Since crossing the Mona Passage and heading to PR’s southern coast, we have been much more relaxed with no major passage making in the near future. Yippee! One might think that being in this part of the world, the weather is always perfect.
|The lighthouse at Cabo Rojo|
While this is mostly true, as a sailing vessel we have to be concerned mostly with the wind and seas. Here we find a level of complexity that requires careful planning and strategy. The trade winds blow hard and consistently from the east. Since we are trying to move east at this point, the trades pose a daily challenge. Bruce Van Sant wrote an excellent book titled “A Gentleman’s Guide to Passages South.” This book proposes specific strategies for easting in the trades such as moving at night when the winds are down and the seas are calm. Winds aside, every day is in the 80’s and the sun always shines. If you’re planning to visit us just pack a bathing suit, snorkel gear, and flip flops!
We are currently tucked in behind a reef at Gilligan’s Island, protected from the seas in winds that blow at 20 knots all day long. Richard is searching the island for Ginger and Mary Ann but finding no sign of them. Tonight we will depart for Salinas (near Ponce) joining two other boats doing the same. New friends on VisionQuest (Texans) and Walkabout (Vermonters) will meet us off of Ensenada for the all night cruise. Safely tucked in by 7 AM we will be well out of the new days’ trade winds.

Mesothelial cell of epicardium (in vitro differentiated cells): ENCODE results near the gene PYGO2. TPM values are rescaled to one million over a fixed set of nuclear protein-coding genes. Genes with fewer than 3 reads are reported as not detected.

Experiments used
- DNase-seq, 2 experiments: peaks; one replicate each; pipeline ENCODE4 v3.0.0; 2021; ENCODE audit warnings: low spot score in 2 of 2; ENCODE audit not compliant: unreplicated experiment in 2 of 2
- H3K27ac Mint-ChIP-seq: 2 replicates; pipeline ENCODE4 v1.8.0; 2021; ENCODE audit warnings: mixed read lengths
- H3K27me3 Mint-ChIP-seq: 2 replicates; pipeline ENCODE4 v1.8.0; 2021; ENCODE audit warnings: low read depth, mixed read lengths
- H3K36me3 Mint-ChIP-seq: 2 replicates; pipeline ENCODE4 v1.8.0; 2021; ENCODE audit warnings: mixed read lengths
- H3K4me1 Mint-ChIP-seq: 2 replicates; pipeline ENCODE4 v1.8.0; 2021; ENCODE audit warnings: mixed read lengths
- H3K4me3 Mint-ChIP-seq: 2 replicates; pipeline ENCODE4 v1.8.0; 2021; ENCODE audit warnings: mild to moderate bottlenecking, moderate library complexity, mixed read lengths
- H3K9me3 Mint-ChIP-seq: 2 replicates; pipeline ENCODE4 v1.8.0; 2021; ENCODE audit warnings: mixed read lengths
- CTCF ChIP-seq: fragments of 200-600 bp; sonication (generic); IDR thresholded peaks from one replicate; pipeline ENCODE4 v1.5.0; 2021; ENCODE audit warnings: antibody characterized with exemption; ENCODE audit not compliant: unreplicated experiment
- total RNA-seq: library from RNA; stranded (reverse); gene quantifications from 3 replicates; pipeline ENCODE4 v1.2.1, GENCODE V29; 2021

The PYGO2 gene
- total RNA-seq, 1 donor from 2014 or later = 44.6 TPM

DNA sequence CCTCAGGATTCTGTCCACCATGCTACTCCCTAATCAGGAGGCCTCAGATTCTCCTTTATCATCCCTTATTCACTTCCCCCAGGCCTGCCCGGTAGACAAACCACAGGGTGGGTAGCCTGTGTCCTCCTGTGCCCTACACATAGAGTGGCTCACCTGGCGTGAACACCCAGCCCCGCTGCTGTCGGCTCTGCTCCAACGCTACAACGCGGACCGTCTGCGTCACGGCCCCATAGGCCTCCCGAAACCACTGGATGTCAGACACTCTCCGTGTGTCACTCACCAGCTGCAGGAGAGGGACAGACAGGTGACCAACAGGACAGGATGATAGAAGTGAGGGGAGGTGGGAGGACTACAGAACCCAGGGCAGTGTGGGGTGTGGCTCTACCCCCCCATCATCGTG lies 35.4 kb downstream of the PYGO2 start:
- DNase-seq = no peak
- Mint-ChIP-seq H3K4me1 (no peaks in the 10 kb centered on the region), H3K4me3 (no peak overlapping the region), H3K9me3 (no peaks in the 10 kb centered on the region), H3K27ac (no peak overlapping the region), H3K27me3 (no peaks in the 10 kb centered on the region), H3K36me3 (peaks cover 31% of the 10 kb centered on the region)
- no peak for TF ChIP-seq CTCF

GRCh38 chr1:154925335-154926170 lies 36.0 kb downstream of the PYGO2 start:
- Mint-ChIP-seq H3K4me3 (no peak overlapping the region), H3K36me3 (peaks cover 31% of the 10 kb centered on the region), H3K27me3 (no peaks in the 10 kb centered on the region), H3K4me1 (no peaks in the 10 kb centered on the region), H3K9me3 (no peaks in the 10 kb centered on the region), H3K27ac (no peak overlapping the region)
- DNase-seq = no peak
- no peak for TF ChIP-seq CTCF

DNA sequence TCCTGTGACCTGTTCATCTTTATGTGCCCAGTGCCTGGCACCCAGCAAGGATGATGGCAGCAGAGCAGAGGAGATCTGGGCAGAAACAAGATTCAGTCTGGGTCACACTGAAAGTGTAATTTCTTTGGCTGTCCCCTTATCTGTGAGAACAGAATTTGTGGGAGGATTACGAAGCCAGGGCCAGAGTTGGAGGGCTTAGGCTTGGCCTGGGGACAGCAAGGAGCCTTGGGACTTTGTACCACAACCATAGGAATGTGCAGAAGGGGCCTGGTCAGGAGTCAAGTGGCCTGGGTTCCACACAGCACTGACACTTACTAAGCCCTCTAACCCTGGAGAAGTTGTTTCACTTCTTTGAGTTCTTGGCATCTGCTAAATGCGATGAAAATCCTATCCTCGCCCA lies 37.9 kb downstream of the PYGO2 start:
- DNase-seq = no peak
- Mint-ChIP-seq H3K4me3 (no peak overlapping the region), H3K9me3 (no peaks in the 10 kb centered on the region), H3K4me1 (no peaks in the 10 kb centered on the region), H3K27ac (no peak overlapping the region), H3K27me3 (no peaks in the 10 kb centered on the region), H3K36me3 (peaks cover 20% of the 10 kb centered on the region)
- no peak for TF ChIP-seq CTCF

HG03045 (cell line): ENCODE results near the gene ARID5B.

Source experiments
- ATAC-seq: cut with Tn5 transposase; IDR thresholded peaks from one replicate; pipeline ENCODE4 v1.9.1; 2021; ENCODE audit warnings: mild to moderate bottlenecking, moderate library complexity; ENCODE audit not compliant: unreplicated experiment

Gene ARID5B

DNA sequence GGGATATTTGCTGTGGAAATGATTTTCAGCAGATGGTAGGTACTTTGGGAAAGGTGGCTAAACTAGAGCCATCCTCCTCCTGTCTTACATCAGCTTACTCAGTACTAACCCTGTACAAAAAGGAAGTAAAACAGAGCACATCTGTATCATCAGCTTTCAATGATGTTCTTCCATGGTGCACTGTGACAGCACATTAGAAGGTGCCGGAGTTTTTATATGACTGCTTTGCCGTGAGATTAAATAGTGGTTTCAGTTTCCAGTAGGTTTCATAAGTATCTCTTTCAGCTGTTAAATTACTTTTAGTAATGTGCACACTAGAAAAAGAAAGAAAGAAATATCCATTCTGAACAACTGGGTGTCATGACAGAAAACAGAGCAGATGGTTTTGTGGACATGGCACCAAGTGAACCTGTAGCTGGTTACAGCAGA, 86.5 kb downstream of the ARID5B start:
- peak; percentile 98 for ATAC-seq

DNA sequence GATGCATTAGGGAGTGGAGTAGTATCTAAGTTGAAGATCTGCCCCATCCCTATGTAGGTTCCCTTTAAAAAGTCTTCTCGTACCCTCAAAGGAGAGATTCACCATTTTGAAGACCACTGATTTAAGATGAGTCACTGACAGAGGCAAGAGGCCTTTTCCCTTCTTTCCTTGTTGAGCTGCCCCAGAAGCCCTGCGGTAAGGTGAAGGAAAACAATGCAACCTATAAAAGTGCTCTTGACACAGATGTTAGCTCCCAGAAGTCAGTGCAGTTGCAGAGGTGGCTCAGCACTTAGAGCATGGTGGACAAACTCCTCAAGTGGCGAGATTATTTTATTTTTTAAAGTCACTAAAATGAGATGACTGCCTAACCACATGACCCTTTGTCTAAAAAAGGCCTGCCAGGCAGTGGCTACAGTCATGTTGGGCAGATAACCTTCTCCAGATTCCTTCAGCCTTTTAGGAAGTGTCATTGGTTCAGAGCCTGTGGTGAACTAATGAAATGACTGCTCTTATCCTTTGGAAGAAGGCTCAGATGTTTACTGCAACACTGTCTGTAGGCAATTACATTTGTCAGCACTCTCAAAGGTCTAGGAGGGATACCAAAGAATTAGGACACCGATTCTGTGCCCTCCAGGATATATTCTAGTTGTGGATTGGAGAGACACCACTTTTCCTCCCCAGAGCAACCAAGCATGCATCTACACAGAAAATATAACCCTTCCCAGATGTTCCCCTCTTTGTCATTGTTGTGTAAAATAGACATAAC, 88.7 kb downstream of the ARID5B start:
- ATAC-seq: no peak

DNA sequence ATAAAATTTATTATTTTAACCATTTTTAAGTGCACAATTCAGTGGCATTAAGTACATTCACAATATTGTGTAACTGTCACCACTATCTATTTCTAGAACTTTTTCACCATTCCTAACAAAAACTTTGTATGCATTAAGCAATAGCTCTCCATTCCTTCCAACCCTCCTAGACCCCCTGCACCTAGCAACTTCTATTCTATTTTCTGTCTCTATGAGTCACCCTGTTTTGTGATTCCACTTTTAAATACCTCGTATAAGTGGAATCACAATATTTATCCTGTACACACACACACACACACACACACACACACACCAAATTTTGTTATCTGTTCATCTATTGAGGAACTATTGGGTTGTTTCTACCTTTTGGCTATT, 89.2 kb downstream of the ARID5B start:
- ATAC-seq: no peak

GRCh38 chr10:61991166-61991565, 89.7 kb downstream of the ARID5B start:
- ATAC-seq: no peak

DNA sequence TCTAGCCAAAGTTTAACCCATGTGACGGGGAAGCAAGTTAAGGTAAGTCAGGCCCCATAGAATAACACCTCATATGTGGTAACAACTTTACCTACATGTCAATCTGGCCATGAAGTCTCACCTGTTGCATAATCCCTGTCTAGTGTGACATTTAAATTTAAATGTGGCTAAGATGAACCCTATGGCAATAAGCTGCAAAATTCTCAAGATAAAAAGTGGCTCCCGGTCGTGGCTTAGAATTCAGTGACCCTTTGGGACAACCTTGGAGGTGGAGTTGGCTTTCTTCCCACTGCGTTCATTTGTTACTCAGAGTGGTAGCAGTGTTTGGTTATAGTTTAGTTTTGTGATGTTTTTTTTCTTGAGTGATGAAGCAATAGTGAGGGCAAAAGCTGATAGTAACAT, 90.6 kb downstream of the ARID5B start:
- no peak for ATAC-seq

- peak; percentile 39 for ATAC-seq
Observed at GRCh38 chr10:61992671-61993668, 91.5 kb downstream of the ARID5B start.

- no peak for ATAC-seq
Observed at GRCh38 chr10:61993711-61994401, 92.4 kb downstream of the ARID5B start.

We are finding Puerto Rico to be a jewel although Kay is still intrigued more by the Dominican Republic. Unlike the Bahamas, the waters are less clear and turquoise but its community far more prosperous. Like most places we have been, the locals are welcoming, friendly, and proud of their country. As a US territory, Puerto Rico has many of the advantages of the mainland. It has a vital economy, lots of agriculture, good infrastructure (roads, phone, electric, etc.) and a well maintained lateral buoy system for navigation. The US Coast Guard is present and keeps aids to navigation up to the standard we are accustomed to. In most countries, buoys are misplaced or nonexistent.
We are looking forward to Fajardo where we will be docking for a few weeks to visit an old friend (David and his family in San Juan), rent a car to tour the countryside, complete boat repairs, and return to VT for Rachel and Pat’s wedding. Upon returning to PR we are looking forward to visits from friends including John C. and the McKay’s.
Richard and Kay
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